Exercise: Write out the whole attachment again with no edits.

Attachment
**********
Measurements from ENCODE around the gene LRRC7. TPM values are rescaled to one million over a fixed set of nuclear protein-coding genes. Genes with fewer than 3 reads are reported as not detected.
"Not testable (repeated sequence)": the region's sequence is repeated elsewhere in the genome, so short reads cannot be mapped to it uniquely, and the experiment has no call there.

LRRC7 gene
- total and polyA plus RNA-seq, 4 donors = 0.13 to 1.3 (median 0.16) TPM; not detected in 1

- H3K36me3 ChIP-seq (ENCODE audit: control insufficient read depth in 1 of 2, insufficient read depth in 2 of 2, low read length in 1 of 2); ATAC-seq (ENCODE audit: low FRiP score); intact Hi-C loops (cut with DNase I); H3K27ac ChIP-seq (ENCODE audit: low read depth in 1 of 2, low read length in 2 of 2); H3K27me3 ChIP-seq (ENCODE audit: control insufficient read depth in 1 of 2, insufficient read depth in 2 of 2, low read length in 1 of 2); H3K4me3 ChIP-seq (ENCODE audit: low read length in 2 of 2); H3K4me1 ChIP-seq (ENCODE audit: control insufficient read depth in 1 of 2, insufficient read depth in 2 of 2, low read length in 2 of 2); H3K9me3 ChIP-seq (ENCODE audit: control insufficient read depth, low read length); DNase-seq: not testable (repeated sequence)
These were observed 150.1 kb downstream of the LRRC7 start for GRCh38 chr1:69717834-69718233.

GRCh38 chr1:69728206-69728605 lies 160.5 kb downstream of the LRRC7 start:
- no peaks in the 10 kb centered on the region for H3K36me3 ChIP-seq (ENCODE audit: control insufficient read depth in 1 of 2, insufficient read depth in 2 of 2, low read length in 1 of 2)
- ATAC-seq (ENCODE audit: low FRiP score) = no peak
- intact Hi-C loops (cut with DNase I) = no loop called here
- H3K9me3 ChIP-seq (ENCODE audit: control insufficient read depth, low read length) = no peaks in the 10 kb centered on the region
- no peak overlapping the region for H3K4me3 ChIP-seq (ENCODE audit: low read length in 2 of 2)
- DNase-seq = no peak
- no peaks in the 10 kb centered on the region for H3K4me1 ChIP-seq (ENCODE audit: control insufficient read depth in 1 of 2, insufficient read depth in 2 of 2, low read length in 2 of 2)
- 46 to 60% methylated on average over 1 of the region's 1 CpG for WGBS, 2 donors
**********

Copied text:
Measurements from ENCODE around the gene LRRC7. TPM values are rescaled to one million over a fixed set of nuclear protein-coding genes. Genes with fewer than 3 reads are reported as not detected.
"Not testable (repeated sequence)": the region's sequence is repeated elsewhere in the genome, so short reads cannot be mapped to it uniquely, and the experiment has no call there.

LRRC7 gene
- total and polyA plus RNA-seq, 4 donors = 0.13 to 1.3 (median 0.16) TPM; not detected in 1

- H3K36me3 ChIP-seq (ENCODE audit: control insufficient read depth in 1 of 2, insufficient read depth in 2 of 2, low read length in 1 of 2); ATAC-seq (ENCODE audit: low FRiP score); intact Hi-C loops (cut with DNase I); H3K27ac ChIP-seq (ENCODE audit: low read depth in 1 of 2, low read length in 2 of 2); H3K27me3 ChIP-seq (ENCODE audit: control insufficient read depth in 1 of 2, insufficient read depth in 2 of 2, low read length in 1 of 2); H3K4me3 ChIP-seq (ENCODE audit: low read length in 2 of 2); H3K4me1 ChIP-seq (ENCODE audit: control insufficient read depth in 1 of 2, insufficient read depth in 2 of 2, low read length in 2 of 2); H3K9me3 ChIP-seq (ENCODE audit: control insufficient read depth, low read length); DNase-seq: not testable (repeated sequence)
These were observed 150.1 kb downstream of the LRRC7 start for GRCh38 chr1:69717834-69718233.

GRCh38 chr1:69728206-69728605 lies 160.5 kb downstream of the LRRC7 start:
- no peaks in the 10 kb centered on the region for H3K36me3 ChIP-seq (ENCODE audit: control insufficient read depth in 1 of 2, insufficient read depth in 2 of 2, low read length in 1 of 2)
- ATAC-seq (ENCODE audit: low FRiP score) = no peak
- intact Hi-C loops (cut with DNase I) = no loop called here
- H3K9me3 ChIP-seq (ENCODE audit: control insufficient read depth, low read length) = no peaks in the 10 kb centered on the region
- no peak overlapping the region for H3K4me3 ChIP-seq (ENCODE audit: low read length in 2 of 2)
- DNase-seq = no peak
- no peaks in the 10 kb centered on the region for H3K4me1 ChIP-seq (ENCODE audit: control insufficient read depth in 1 of 2, insufficient read depth in 2 of 2, low read length in 2 of 2)
- 46 to 60% methylated on average over 1 of the region's 1 CpG for WGBS, 2 donors